Public school enrollment in 2020–2021 fell by 3 percent nationally compared to a year earlier, according to preliminary data from the U.S. Department of Education’s National Center for Education Statistics (NCES), with pre-K and kindergarten jointly seeing a sharp 13-percent drop.
The stark numbers represent the biggest year-over-year decline in enrollment since the start of the century, with the drop concentrated among the youngest learners, the NCES figures show.
Pre-K saw a 22-percent decrease, kindergarten enrollment fell by 9 percent, grades 1–8 experienced a 3-percent drop, while grades 9–12 saw enrollment rise by 0.4 percent. The figures are preliminary, with the final results expected next spring.
NCES Acting Commissioner Peggy Carr said in a statement cited by K-12 Dive that the figures are “preliminary but concerning,” adding that the enrollment drops were “widespread and affected almost every single state and every region of the country.”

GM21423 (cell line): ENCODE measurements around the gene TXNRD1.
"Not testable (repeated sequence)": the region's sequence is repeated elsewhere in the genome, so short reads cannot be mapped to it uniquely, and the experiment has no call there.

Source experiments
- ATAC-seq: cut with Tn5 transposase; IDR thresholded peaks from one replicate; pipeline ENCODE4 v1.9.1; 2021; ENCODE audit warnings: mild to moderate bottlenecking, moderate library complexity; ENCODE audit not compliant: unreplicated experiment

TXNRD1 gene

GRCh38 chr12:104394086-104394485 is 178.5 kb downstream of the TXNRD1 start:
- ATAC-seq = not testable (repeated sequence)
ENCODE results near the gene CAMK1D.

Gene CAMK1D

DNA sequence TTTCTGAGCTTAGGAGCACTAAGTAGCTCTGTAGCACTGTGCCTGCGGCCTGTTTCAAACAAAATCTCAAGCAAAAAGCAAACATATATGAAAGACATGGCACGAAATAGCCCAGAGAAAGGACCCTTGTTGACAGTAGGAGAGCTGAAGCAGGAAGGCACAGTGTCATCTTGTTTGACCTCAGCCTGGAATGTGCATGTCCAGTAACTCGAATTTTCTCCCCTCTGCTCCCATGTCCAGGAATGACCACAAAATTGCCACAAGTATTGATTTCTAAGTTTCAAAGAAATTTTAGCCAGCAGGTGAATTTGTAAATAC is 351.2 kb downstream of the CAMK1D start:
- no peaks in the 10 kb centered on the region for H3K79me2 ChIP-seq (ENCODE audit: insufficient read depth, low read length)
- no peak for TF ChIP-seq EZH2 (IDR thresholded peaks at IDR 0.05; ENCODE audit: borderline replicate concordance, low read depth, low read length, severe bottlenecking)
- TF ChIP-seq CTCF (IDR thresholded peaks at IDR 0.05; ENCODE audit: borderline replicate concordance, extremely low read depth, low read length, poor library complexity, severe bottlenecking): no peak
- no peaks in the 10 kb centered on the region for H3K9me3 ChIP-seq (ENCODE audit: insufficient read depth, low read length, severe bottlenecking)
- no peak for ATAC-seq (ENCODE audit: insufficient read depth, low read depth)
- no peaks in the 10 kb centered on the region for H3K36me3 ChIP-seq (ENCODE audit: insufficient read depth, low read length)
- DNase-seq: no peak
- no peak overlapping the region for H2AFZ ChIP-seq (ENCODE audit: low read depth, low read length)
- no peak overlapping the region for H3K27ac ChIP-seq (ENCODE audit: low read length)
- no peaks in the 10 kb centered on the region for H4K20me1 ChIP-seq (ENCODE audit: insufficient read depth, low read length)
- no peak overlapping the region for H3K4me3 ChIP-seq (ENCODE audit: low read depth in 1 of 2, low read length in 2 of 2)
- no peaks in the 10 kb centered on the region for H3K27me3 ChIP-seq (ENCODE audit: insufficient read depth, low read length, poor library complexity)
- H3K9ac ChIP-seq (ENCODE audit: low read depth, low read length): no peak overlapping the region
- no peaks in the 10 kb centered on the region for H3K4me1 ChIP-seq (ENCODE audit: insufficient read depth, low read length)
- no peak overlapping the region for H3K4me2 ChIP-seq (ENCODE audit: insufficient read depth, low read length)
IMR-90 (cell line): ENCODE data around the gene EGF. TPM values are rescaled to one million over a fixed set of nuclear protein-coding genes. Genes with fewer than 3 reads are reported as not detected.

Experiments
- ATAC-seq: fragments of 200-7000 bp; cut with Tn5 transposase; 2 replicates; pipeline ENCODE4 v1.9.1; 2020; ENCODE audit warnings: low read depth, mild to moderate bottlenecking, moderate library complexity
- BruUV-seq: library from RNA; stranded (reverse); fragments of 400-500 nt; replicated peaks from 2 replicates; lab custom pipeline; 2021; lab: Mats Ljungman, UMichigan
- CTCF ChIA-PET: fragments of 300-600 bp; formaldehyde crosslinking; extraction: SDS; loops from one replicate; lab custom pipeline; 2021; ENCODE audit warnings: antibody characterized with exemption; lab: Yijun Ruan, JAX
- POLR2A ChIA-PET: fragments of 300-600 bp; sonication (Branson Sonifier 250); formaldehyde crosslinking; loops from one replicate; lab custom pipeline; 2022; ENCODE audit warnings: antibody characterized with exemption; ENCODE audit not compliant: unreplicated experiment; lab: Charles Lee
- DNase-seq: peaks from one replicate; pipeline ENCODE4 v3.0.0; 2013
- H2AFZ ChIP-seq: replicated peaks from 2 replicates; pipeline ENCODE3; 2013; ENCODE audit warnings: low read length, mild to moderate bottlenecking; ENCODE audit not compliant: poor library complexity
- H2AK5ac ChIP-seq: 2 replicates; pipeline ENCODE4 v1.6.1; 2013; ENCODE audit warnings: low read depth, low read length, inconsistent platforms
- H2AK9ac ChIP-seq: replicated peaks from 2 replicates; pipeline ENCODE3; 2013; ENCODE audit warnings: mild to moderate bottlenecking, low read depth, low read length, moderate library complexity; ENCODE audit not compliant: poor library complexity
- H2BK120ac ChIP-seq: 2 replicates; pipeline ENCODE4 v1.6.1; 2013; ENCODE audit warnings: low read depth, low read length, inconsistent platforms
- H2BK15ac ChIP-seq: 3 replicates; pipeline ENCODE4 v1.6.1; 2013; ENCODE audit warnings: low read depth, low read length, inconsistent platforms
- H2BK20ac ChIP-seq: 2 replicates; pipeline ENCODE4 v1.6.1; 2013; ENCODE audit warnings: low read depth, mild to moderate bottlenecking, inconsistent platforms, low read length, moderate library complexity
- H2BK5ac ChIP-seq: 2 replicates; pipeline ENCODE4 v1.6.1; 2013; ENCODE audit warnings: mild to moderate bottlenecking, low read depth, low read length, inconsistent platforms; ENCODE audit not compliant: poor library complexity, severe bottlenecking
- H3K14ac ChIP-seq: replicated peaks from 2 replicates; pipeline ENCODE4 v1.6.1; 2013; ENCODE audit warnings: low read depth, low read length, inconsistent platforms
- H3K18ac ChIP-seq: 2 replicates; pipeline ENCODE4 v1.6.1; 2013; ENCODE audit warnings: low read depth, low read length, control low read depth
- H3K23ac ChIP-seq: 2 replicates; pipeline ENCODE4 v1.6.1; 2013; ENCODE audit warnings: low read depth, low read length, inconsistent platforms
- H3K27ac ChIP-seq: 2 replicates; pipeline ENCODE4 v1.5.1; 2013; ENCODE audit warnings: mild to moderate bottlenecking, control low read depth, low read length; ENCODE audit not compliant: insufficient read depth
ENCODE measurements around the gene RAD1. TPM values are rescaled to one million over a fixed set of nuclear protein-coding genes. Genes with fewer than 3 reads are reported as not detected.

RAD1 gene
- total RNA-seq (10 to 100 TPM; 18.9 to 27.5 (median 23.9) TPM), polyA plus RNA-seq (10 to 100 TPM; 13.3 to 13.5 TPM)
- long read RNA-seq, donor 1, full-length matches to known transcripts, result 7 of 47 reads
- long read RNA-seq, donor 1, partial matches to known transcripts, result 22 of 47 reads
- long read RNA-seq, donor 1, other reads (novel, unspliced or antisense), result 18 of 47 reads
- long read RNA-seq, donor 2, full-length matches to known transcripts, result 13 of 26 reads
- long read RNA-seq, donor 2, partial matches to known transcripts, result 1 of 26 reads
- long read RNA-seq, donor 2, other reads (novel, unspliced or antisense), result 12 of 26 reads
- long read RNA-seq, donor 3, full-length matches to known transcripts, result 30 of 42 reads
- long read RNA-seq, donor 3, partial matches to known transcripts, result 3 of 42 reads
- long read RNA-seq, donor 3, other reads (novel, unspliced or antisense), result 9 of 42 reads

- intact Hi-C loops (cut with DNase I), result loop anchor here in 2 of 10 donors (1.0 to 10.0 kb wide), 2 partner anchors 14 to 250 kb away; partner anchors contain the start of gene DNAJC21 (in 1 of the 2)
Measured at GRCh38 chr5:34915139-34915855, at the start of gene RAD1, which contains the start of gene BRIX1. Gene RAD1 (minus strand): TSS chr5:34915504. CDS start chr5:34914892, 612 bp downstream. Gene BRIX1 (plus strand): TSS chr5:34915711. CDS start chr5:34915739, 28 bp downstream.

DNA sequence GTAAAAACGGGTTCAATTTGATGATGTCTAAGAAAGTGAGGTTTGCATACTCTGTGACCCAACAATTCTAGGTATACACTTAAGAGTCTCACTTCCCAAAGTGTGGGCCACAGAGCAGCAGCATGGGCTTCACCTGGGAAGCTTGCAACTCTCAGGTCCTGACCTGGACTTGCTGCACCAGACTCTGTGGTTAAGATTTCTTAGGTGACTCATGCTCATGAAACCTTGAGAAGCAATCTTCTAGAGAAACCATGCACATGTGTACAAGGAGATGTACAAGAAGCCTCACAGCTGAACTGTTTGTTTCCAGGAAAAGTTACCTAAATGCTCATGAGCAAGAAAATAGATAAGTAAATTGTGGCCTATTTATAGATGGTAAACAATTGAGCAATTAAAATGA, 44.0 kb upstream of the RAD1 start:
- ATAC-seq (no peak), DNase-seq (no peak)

The agency’s enrollment figures reinforce the view that the pandemic-related disruptions drove many families to switch to private schools or homeschooling.
At the same time, with the outbreak increasingly showing signs of tailing off, school districts across the United States are hiring additional teachers in anticipation of what is expected to be one of the largest kindergarten classes ever as enrollment rebounds.
Robin Lake, an education researcher and director for the Center on Reinventing Public Education, a nonpartisan think tank, told K-12 Drive that surveys indicate that school districts can expect a “flood of young kids” next fall, posing a logistical challenge as they plan funding, staffing, and space.
Educators are also bracing for many students to be less prepared than usual due to lower preschool attendance rates.
“The job of the kindergarten teacher just got a lot harder,” said Steven Barnett, senior co-director of the National Institute for Early Education Research at Rutgers University. He co-authored a report that found that the number of 4-year-olds participating in preschool fell from 71 percent before the pandemic to 54 percent during the pandemic.
BY TOM OZIMEK